Fans of the RPG genre can no doubt pinpoint the exact title or franchise that they cut their teeth on. For most of us, those original roots are often a much older game from a bygone era of gaming – things like Shining Force on the SEGA Genesis, Final Fantasy on the Nintendo Entertainment System (NES), or something similarly dated. Dragon Sinker attempts to recreate those nostalgic roots in a new 8-bit world full of Fantasy tropes, quest chains, and turn-based combat. Released on February 6th, 2018, from KEMCO, Dragon Sinker has all the trim and trappings worthy of a Retro-inspired title, but can it compete with a plethora of other 8-bit RPG options?
The story premise of Dragon Sinker is, unfortunately, nothing novel or unique – another Fantasy world, complete with a big, bad dragon as its main villain, and a handful of hopeful heroes trying to save the day. But these tropes can feel familiar and charming, even if they’re not ground-breaking; for a title that’s trying to recreate the feeling of the original games in the genre, it fits. Plus, the dated graphics lend well to that package as well, and the soundtrack and sound effects blend in with the Retro look of the title. It’s all rather run-of-the-mill, but it’s passable; there’s nothing here so unique it’s worth writing home about, but it feels polished and familiar, and even more importantly it feels appropriate for the era and the style.
Dragon Sinker uses “jobs” instead of classes, and characters gain XP in both an overall “Level” and their job. These jobs are exactly what you’d expect – warriors, healers, even townsfolk that have taken up arms versus enemies. What disappointed me is that, unlike in games like Shining Force where you can build a roster that’s a large pool of customizable characters, Dragon Sinker limits you to four characters in a single “party.” Players have three party slots to choose from, and they can swap out these teams whenever they want to, but it still doesn’t have the large-scale roster I was hoping for. The combat is fairly simplistic, and again, exactly what you’d expect in an older RPG; each job has special abilities that unlock as you level up, and you can swap out armor, weapons, and special items for additional effects and abilities.
I seemed to scale out of outdoor/combat areas very quickly; it wasn’t long before the random encounters started to feel redundant and tedious rather than exciting or even challenging. It didn’t take me long to gain a considerable amount of XP and coin, but I also chose to play on Easy (out of four options) so that I could see more of the game more quickly. The interface and menu were cleaner and more attractive than I expected, and the controls on the PS4 were intuitive and versatile. I was glad to see a quick-button for healing my party members, plus a manual save I could employ at any time.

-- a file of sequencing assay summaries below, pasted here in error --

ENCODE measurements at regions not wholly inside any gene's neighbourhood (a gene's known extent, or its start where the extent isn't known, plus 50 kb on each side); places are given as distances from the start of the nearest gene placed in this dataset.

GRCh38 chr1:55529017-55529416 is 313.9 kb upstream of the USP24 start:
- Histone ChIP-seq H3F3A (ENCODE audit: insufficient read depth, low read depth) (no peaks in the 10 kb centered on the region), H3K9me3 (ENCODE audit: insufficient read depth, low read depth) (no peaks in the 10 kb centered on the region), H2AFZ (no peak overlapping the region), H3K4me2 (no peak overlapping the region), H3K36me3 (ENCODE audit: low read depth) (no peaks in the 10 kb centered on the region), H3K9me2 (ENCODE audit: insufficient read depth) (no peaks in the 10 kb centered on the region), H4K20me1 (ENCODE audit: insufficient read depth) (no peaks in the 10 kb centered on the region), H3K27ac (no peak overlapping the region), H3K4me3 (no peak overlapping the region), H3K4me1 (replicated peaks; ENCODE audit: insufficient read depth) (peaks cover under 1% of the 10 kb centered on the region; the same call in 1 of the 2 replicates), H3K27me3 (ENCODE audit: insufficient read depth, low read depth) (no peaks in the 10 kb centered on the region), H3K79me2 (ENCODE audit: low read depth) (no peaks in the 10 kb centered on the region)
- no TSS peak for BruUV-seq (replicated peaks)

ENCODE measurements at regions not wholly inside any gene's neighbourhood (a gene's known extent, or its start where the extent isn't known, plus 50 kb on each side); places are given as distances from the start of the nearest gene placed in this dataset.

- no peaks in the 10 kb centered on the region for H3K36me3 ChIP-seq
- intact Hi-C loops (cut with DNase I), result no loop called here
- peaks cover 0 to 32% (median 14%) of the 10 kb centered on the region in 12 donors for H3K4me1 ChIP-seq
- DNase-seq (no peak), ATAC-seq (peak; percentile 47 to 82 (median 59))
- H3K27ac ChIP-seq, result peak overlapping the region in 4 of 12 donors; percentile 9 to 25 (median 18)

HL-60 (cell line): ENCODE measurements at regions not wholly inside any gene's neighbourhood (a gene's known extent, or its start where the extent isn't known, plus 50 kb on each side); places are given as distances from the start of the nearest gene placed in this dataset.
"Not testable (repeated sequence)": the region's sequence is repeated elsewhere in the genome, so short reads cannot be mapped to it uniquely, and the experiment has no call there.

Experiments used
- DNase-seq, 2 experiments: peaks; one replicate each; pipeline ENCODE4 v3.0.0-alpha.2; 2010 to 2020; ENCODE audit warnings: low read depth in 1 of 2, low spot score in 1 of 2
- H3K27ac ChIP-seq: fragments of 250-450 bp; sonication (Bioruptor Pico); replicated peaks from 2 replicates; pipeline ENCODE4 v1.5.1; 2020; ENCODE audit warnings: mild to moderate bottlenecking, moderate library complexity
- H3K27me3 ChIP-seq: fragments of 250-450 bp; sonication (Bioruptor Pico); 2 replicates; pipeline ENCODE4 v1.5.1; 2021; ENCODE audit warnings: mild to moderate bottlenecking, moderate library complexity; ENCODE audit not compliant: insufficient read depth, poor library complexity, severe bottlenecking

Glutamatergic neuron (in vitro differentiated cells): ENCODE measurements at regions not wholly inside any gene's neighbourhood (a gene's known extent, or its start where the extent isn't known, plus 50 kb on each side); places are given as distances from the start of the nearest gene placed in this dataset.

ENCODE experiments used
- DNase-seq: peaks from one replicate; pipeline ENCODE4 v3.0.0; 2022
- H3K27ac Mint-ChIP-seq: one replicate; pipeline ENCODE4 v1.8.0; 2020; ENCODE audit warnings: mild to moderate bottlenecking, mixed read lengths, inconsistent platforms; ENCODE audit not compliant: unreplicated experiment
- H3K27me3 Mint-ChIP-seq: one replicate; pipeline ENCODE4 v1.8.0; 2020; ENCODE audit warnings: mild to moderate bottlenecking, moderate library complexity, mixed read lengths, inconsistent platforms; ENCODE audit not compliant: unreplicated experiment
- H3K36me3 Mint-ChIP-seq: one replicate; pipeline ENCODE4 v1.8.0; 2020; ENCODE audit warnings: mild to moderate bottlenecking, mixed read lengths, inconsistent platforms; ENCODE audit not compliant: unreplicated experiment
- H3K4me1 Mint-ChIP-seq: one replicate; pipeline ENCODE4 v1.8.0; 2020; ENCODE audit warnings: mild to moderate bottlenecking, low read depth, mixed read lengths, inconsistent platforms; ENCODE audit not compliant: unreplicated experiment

Dragon Sinker achieves what it sets out to do, recreating the original, 8-bit roots of the RPG genre. The turn-based combat, Fantasy themes, appearance, and sound all tie-in together to create an enjoyable, nostalgic experience. But I question if newcomers to the genre would find enough here to have them hooked, or if this is yet another game that relies too heavily on those familiar elements to sell itself as a viable way to spend a player’s time. The dialog and storylines are decent, but again, there’s nothing here to really make it a must-have addition to even a Retro-licious PS4 library of titles. Dragon Sinker doesn’t seem afraid to laugh at itself from time to time, and the overall polish is impressive, especially for a game converted from a mobile device app. But the experience grows tedious fairly quickly and falls into the same plot holes, traps, and redundancy that can plague the RPG genre.
Fans of Retro-style gaming can do far worse than Dragon Sinker, and it doesn’t carry a lofty price tag. Hardcore fans of the RPG genre who aren’t afraid of some 8-bit action and dated mechanics might also find something worth investing in here, but it’s difficult to recommend a title to an entire genre’s fan base without having a gripping storyline, revolutionary mechanics, or even something novel to carry with it. Dragon Sinker might be better left for a sale, although, currently, purchase of the PS4 version also carries a PS Vita copy as well, which could be a tipping point for those on the fence. Ultimately, Dragon Sinker is best for diehard fans hungry for some nostalgic, Retro memories, but other gamers might want to proceed with caution.
REVIEW CODE: A complimentary Sony Playstation 4 code was provided to Bonus Stage for this review. Please send all review code enquiries to firstname.lastname@example.org.
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